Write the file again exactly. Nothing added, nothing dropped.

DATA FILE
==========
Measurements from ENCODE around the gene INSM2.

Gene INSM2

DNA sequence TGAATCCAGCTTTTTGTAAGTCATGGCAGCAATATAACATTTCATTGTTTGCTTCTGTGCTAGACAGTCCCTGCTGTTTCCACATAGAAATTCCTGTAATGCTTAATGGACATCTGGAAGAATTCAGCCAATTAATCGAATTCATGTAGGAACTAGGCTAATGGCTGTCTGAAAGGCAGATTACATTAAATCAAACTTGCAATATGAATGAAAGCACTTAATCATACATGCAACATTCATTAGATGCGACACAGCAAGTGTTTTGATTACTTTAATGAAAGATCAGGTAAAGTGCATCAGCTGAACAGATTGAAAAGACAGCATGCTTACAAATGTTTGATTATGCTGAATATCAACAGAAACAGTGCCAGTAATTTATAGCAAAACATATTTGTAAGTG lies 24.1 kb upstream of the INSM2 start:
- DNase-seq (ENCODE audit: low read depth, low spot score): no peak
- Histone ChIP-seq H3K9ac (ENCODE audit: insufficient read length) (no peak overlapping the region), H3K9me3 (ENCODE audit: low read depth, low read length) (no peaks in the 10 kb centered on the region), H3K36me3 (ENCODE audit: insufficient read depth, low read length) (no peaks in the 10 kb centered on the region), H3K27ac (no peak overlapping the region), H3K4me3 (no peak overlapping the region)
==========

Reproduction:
Measurements from ENCODE around the gene INSM2.

Gene INSM2

DNA sequence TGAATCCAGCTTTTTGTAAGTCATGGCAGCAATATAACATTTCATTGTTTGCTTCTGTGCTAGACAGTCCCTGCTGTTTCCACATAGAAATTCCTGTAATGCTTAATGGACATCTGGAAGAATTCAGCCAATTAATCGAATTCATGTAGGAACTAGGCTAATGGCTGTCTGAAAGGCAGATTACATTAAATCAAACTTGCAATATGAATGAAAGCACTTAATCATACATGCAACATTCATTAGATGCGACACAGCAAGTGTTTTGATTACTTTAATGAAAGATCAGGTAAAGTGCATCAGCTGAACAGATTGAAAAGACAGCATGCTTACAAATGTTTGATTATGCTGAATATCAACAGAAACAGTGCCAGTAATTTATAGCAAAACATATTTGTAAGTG lies 24.1 kb upstream of the INSM2 start:
- DNase-seq (ENCODE audit: low read depth, low spot score): no peak
- Histone ChIP-seq H3K9ac (ENCODE audit: insufficient read length) (no peak overlapping the region), H3K9me3 (ENCODE audit: low read depth, low read length) (no peaks in the 10 kb centered on the region), H3K36me3 (ENCODE audit: insufficient read depth, low read length) (no peaks in the 10 kb centered on the region), H3K27ac (no peak overlapping the region), H3K4me3 (no peak overlapping the region)